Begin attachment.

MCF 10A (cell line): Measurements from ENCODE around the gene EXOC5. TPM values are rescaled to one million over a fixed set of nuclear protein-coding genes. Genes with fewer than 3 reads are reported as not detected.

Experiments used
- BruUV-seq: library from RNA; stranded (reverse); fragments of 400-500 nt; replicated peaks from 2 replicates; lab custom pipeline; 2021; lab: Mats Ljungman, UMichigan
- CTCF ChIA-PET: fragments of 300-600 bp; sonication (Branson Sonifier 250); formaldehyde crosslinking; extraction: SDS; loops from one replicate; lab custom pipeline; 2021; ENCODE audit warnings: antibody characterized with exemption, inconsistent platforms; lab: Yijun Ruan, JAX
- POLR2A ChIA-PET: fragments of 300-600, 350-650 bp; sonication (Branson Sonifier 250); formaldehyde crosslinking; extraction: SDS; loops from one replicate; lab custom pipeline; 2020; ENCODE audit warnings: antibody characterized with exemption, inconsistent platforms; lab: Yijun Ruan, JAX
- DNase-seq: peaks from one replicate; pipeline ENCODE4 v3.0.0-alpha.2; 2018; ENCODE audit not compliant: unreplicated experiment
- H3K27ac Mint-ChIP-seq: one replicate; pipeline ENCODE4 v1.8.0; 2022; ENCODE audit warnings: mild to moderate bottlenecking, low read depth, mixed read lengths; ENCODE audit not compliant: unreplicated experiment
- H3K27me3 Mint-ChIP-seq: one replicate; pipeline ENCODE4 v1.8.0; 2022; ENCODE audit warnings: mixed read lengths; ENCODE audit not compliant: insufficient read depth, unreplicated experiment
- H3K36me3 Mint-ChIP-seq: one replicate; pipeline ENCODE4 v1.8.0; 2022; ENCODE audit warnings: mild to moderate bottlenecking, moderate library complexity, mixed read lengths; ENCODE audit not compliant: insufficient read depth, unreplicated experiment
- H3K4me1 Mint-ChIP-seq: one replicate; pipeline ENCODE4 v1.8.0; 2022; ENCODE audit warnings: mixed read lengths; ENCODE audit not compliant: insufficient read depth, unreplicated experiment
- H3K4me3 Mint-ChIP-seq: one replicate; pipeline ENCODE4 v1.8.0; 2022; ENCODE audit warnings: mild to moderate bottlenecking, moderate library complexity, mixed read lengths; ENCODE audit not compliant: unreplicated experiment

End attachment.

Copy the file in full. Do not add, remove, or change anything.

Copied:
MCF 10A (cell line): Measurements from ENCODE around the gene EXOC5. TPM values are rescaled to one million over a fixed set of nuclear protein-coding genes. Genes with fewer than 3 reads are reported as not detected.

Experiments used
- BruUV-seq: library from RNA; stranded (reverse); fragments of 400-500 nt; replicated peaks from 2 replicates; lab custom pipeline; 2021; lab: Mats Ljungman, UMichigan
- CTCF ChIA-PET: fragments of 300-600 bp; sonication (Branson Sonifier 250); formaldehyde crosslinking; extraction: SDS; loops from one replicate; lab custom pipeline; 2021; ENCODE audit warnings: antibody characterized with exemption, inconsistent platforms; lab: Yijun Ruan, JAX
- POLR2A ChIA-PET: fragments of 300-600, 350-650 bp; sonication (Branson Sonifier 250); formaldehyde crosslinking; extraction: SDS; loops from one replicate; lab custom pipeline; 2020; ENCODE audit warnings: antibody characterized with exemption, inconsistent platforms; lab: Yijun Ruan, JAX
- DNase-seq: peaks from one replicate; pipeline ENCODE4 v3.0.0-alpha.2; 2018; ENCODE audit not compliant: unreplicated experiment
- H3K27ac Mint-ChIP-seq: one replicate; pipeline ENCODE4 v1.8.0; 2022; ENCODE audit warnings: mild to moderate bottlenecking, low read depth, mixed read lengths; ENCODE audit not compliant: unreplicated experiment
- H3K27me3 Mint-ChIP-seq: one replicate; pipeline ENCODE4 v1.8.0; 2022; ENCODE audit warnings: mixed read lengths; ENCODE audit not compliant: insufficient read depth, unreplicated experiment
- H3K36me3 Mint-ChIP-seq: one replicate; pipeline ENCODE4 v1.8.0; 2022; ENCODE audit warnings: mild to moderate bottlenecking, moderate library complexity, mixed read lengths; ENCODE audit not compliant: insufficient read depth, unreplicated experiment
- H3K4me1 Mint-ChIP-seq: one replicate; pipeline ENCODE4 v1.8.0; 2022; ENCODE audit warnings: mixed read lengths; ENCODE audit not compliant: insufficient read depth, unreplicated experiment
- H3K4me3 Mint-ChIP-seq: one replicate; pipeline ENCODE4 v1.8.0; 2022; ENCODE audit warnings: mild to moderate bottlenecking, moderate library complexity, mixed read lengths; ENCODE audit not compliant: unreplicated experiment